With primaries and caucuses in Arizona, Utah, and American Samoa, 107 delegates are up for grabs in the GOP race on Tuesday.
In two of the three races, delegates are allotted on a winner-take-all or winner-take-most basis, likely denying Ohio Governor John Kasich any delegates in the Tuesday contests.
Republican frontrunner Donald Trump, who is looking to secure the 1,237 delegates necessary to avoid a contested convention, needs a win in winner-take-all Arizona. Picking up all of Arizona’s 58 delegates would help keep the New York billionaire on track to secure the nomination despite a predicted third-place showing in Utah.
The Utah caucus, with 40 delegates, is a closed vote, barring Trump-supporting conservative Democrats and independents from participating.
To date, Western states have been far less kind to the real estate mogul than the rest of the country. Of the six western states in the contiguous United States to hold votes thus far, five have gone to Texas Senator Ted Cruz.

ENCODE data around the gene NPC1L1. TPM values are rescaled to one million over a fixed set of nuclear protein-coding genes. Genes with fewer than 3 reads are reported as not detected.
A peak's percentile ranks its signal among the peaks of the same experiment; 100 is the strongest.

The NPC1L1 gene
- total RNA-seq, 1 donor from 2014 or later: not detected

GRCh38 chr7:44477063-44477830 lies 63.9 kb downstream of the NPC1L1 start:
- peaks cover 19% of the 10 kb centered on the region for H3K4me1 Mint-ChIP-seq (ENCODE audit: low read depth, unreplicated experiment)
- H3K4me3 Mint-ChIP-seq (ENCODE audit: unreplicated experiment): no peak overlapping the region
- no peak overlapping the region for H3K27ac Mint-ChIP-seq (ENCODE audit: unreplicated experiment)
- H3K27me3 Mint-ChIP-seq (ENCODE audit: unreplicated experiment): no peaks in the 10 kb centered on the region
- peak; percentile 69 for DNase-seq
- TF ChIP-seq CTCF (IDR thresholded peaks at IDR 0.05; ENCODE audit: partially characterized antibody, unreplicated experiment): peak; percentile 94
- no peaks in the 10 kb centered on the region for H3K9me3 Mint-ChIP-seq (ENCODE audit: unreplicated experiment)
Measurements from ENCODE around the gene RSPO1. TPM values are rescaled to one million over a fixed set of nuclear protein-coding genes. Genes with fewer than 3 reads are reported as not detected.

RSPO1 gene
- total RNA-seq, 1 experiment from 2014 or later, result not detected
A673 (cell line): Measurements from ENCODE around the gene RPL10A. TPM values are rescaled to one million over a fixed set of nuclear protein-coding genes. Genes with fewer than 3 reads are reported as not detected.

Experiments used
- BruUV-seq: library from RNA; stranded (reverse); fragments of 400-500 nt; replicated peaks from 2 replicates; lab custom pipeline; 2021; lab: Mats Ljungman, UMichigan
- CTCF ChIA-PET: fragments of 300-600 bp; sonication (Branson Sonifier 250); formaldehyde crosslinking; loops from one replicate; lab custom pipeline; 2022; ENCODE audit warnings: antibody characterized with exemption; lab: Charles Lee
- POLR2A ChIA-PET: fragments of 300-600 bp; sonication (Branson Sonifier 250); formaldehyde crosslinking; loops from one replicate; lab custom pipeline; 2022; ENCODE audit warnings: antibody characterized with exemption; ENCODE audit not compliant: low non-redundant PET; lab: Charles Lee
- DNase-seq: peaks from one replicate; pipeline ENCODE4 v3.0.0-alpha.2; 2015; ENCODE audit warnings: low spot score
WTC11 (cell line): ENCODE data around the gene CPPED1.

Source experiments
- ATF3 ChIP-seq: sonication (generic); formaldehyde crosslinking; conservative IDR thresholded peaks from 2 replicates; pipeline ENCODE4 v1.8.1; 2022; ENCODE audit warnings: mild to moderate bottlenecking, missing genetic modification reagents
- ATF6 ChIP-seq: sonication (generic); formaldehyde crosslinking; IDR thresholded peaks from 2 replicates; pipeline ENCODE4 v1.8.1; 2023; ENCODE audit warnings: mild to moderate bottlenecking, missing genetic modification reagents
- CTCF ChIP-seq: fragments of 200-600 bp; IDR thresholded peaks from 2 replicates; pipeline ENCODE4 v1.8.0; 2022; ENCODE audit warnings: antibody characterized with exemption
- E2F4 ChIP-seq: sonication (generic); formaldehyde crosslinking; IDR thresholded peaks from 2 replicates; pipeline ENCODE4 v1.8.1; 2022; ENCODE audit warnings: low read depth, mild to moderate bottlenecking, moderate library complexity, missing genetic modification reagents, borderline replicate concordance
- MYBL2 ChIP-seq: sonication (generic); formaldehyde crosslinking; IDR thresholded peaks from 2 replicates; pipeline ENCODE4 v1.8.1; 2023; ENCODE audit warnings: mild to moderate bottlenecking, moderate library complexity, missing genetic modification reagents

The latest poll in Utah shows Cruz winning the state with 53%, which would hand him all of the state’s 40 delegates. Trump, on the other hand, is barely in the double digits, coming in at a distant third with 11%.
Things are brighter for Trump, however, in Utah’s neighbor to the south, Arizona. According to the RealClearPolitics average of polls, Trump leads the field with 38%, compared to 25% for Cruz and 14% for Kasich.
On the Democratic side, 149 delegates are in play on Tuesday in contests in Idaho, Utah, and Arizona.
Vermont Senator Bernie Sanders is likely to sweep Idaho, which has few minority voters upon whom former Secretary of State Hillary Clinton has relied upon heavily in her campaign.
Sanders also leads Clinton in the latest Utah poll, but his 8-point lead is not insurmountable. Polls suggest a big Clinton win in Arizona, where Hispanics make up nearly a third of the population and will likely constitute nearly half of Democratic primary voters.